Jefferson County: This Place Matters

May is National Historic Preservation Month. Residents of Jefferson County are fortunate to have hundreds of examples of historic sites, structures, and landscapes that deserve and are being preserved. The Jefferson County Historic Landmarks Commission (JCHLC) has worked for over 40 years to preserve and promote the County’s historic homes, structures and sites and educate residents about Summit Point Battlefield, 359 Stone Pillar Lanetheir heritage.  We as a community witness change all around us as developments, new construction and normal wear and tear endanger some of our most valued resources. Because of this we are forced to choose what can be saved, acknowledge what has been lost and consider what can be done to preserve as much as possible moving into the 21st Century and beyond.  As a result, we must think about why certain places matter and are those reasons enough to take up the challenge to protect those resources. Most often it is a group of private citizens who will take on these projects, which can last years and even lifetimes.

It’s not just the buildings, homes and built structures that make our County such a culturally rich area. 188Jefferson County was historically and is an agricultural community that saw some of the first settlements in modern day West Virginia dating back to the early 1700’s. Even today, one can drive down many of the historic roads in the County and see the landscape much as it would have appeared in the 18th and 19th Centuries.  This is especially true of the farms that prospered because of the area’s rich soil but also the small villages that sprang up to support an agricultural economy.  That same landscape and open space was also turned into battlefields during the Civil War.  Both the historic buildings and landscape should be preserved.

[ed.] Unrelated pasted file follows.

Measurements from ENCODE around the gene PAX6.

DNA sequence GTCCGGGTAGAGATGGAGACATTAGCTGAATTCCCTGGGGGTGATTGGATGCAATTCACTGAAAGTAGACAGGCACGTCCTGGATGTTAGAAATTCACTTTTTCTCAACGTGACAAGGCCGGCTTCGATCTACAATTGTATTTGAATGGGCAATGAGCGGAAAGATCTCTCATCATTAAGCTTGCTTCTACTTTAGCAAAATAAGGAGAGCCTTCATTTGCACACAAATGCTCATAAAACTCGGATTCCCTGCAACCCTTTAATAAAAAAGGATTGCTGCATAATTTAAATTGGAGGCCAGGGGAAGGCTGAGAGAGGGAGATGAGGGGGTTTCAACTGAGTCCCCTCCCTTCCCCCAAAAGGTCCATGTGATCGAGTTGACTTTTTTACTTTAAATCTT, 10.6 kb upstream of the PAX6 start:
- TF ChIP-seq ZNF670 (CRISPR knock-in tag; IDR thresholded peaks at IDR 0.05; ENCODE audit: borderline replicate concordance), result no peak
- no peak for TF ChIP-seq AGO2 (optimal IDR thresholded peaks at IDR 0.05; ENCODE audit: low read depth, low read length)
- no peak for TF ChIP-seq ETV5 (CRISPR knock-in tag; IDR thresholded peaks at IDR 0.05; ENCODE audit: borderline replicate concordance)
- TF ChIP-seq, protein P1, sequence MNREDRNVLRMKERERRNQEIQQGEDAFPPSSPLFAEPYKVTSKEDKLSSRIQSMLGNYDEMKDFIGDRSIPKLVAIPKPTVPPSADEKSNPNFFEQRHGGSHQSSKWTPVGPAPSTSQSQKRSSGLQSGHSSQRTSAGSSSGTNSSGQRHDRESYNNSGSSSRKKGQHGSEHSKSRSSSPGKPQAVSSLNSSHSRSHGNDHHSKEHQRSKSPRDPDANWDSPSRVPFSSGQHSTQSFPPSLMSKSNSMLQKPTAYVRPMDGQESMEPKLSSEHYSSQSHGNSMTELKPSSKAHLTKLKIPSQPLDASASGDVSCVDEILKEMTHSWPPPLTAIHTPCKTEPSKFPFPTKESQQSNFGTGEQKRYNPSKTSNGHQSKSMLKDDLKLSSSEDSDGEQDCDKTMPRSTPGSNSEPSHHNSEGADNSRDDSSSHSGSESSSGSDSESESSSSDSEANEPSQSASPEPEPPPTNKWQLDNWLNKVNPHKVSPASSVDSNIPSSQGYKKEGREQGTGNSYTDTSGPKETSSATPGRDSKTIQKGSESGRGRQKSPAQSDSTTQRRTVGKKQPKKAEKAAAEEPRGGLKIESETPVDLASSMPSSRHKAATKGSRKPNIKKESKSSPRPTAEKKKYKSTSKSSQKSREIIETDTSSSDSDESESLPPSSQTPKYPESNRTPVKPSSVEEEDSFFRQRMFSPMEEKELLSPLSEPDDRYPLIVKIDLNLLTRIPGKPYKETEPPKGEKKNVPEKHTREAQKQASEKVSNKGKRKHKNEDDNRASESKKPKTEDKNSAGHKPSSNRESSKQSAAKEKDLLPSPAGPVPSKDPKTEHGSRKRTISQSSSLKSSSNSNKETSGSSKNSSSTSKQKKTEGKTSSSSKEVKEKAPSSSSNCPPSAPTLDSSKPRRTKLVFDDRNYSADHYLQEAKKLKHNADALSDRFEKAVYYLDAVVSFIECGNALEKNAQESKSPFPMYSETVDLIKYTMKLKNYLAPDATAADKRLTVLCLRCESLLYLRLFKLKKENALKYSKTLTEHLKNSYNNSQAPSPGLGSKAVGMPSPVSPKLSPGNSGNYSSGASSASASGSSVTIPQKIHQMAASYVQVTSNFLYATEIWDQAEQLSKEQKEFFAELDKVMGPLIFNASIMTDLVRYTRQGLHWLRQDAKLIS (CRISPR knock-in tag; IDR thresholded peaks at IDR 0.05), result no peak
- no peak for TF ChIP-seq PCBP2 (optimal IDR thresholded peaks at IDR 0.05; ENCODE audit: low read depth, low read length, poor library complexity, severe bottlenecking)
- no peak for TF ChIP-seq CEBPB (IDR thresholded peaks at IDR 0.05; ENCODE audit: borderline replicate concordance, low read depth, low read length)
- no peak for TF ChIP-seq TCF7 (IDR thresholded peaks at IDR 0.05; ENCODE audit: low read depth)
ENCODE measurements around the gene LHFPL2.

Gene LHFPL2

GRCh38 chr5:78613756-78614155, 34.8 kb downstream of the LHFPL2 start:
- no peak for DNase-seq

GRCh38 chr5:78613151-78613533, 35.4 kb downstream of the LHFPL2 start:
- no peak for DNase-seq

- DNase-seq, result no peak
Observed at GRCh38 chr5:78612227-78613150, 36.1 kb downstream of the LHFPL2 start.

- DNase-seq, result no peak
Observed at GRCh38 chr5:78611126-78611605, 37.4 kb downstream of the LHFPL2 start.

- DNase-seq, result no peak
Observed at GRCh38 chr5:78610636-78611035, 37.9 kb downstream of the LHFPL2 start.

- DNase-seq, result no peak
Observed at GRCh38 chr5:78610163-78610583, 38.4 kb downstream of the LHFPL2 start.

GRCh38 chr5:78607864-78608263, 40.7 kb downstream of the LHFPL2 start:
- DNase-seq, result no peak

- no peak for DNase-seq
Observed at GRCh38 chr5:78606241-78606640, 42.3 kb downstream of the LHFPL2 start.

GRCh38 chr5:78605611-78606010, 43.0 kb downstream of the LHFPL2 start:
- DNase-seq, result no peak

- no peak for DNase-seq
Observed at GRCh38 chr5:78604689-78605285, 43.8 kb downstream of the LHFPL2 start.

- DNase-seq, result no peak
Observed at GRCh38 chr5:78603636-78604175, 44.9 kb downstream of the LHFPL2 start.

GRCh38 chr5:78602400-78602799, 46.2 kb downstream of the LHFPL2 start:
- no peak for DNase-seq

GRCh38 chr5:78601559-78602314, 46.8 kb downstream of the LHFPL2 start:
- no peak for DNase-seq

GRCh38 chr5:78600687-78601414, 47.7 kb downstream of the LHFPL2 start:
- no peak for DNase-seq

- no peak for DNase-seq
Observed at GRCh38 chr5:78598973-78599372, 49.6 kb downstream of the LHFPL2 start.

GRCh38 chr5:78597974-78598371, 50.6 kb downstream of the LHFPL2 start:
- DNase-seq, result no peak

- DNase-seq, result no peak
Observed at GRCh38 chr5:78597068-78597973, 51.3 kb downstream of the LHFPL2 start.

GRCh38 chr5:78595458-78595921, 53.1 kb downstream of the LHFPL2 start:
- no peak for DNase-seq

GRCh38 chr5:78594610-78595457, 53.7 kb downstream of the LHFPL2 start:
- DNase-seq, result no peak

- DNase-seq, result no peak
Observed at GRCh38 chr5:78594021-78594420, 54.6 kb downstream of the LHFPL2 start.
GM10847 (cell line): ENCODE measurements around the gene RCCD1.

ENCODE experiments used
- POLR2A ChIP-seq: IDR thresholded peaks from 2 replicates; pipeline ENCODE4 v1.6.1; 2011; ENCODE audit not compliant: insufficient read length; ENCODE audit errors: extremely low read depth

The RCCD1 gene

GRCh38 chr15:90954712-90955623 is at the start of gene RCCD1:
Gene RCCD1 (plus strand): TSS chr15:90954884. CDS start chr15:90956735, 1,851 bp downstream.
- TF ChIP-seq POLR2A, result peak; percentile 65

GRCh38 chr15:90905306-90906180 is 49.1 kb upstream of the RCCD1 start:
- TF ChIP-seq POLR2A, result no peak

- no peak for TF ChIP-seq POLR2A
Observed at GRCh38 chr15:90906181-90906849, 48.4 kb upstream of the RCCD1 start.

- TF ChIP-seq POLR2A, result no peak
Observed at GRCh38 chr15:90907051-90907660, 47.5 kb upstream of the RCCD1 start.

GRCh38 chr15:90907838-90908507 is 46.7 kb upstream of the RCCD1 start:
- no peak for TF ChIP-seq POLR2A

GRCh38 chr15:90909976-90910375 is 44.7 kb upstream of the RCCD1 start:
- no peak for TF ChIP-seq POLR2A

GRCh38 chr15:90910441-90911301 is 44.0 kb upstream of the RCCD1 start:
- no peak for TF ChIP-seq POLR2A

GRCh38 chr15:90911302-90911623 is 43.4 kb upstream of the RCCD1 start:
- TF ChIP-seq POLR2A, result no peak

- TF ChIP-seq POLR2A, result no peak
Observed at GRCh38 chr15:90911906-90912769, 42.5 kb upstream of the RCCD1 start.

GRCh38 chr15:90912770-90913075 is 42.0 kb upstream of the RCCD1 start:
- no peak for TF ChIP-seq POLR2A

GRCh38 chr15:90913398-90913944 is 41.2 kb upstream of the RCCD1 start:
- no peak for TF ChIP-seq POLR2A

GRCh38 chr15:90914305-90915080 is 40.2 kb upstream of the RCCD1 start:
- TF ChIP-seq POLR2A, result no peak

Many people believe preservation groups oppose all development and often ask “are we to encapsulate our County so that nothing changes for the benefit of historic preservation?” The answer is no, but we can be sensitive to preserving our historic sites that, if lost, can never be replaced.  There are ways to develop land, find alternative or adaptive reuse of historic structures, and build capacity for more people to move here without destroying or removing the very characteristics of what makes Jefferson County unique.

This Place MattersJoin JCHLC as we celebrate Historic Preservation Month. Take a picture of the historic sites that matter to you and post them on our Facebook page using #ThisPlaceMatters or you can email them to us at

Download the “This Place Matters” Sign